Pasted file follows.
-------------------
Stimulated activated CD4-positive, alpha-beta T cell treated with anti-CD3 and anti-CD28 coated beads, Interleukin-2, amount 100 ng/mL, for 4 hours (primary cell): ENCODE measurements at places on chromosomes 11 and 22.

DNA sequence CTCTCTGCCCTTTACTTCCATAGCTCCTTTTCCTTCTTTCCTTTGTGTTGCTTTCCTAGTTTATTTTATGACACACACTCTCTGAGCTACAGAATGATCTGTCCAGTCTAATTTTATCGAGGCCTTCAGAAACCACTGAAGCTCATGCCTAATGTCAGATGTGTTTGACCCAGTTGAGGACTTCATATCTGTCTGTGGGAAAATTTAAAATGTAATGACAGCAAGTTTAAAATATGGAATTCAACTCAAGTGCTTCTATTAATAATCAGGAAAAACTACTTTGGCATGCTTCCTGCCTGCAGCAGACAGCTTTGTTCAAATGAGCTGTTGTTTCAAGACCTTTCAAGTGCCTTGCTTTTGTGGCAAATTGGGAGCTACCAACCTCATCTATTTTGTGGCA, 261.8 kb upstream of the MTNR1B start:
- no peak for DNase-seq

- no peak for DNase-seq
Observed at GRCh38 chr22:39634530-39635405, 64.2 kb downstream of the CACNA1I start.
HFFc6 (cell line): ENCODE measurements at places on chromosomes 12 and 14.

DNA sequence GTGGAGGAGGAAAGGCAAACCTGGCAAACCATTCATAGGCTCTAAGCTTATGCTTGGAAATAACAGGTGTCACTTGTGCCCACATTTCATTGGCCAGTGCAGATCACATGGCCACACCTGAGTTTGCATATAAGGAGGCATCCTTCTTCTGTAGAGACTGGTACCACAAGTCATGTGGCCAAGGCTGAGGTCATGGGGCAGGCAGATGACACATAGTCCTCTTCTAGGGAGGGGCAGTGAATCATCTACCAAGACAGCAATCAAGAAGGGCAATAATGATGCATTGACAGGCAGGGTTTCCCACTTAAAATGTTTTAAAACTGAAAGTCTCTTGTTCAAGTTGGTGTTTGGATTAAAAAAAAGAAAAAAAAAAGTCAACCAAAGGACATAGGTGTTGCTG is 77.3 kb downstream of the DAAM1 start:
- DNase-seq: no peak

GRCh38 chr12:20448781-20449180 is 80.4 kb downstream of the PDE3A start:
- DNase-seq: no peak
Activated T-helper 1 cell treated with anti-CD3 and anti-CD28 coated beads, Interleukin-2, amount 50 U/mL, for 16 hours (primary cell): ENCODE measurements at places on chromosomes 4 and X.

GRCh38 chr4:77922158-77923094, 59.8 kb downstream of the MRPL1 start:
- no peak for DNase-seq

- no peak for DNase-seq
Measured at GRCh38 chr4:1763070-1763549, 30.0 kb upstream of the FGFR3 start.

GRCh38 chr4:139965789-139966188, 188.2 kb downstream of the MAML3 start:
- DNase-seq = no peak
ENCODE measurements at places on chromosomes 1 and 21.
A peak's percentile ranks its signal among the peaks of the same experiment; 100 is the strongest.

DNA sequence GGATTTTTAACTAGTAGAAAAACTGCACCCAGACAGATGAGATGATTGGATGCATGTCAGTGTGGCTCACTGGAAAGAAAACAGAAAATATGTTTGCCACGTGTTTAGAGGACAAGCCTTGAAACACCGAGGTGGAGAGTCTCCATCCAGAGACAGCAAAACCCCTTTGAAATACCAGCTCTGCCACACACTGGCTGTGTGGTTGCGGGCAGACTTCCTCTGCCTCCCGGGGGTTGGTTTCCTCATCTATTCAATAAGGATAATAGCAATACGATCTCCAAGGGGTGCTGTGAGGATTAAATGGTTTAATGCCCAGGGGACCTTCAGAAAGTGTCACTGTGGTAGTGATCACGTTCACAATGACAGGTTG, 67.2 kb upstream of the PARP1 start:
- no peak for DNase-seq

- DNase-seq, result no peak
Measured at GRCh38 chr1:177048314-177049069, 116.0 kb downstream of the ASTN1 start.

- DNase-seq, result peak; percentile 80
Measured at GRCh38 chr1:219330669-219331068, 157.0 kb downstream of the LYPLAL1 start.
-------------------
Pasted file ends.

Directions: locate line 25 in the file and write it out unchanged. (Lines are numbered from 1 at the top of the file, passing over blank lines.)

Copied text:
Measured at GRCh38 chr1:219330669-219331068, 157.0 kb downstream of the LYPLAL1 start.